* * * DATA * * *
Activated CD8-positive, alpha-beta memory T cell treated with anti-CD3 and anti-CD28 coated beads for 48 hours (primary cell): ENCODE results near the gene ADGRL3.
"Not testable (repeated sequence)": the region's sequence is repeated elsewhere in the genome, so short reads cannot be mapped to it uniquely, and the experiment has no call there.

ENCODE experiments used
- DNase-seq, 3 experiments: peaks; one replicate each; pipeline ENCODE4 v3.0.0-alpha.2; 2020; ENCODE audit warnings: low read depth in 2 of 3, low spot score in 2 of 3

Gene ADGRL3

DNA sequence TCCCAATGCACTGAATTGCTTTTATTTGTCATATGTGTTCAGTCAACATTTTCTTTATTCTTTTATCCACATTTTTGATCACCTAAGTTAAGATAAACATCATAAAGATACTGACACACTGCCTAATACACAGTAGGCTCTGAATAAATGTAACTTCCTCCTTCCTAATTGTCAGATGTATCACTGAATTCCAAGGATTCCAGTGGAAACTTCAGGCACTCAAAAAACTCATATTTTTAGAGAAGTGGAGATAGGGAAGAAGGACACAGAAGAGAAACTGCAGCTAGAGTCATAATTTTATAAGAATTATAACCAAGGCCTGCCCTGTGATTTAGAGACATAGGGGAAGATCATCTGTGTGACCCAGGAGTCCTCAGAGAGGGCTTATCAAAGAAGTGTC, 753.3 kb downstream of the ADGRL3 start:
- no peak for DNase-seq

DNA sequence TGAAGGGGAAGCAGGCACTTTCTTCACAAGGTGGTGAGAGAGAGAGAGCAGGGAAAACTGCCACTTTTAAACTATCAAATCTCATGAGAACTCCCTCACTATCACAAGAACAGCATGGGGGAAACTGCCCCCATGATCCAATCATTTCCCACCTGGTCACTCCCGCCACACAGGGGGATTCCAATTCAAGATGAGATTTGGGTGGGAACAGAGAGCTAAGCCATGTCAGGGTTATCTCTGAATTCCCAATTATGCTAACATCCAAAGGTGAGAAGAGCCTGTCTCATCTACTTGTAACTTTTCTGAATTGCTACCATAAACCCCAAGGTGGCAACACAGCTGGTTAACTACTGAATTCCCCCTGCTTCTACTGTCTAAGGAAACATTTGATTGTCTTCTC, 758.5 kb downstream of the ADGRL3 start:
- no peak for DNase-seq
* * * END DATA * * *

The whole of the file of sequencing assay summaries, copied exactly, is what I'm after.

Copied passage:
Activated CD8-positive, alpha-beta memory T cell treated with anti-CD3 and anti-CD28 coated beads for 48 hours (primary cell): ENCODE results near the gene ADGRL3.
"Not testable (repeated sequence)": the region's sequence is repeated elsewhere in the genome, so short reads cannot be mapped to it uniquely, and the experiment has no call there.

ENCODE experiments used
- DNase-seq, 3 experiments: peaks; one replicate each; pipeline ENCODE4 v3.0.0-alpha.2; 2020; ENCODE audit warnings: low read depth in 2 of 3, low spot score in 2 of 3

Gene ADGRL3

DNA sequence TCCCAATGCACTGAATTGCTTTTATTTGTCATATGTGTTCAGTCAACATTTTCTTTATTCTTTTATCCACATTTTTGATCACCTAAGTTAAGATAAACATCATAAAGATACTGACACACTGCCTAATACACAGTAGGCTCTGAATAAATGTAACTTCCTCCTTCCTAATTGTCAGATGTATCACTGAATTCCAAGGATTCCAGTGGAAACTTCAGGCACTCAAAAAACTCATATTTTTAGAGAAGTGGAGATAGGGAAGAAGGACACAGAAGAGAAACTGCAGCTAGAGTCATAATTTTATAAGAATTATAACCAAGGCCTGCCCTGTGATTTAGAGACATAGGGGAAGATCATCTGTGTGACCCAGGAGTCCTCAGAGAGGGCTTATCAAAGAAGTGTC, 753.3 kb downstream of the ADGRL3 start:
- no peak for DNase-seq

DNA sequence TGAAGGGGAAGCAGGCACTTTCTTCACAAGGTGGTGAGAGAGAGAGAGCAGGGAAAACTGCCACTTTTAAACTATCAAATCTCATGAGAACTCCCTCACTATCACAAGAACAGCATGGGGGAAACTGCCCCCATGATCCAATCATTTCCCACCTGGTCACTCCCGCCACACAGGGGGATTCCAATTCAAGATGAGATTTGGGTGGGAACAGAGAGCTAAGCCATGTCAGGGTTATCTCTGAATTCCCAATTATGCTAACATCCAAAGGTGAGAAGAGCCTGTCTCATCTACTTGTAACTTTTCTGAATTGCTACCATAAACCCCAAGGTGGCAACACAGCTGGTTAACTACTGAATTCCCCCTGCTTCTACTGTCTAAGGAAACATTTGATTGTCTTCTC, 758.5 kb downstream of the ADGRL3 start:
- no peak for DNase-seq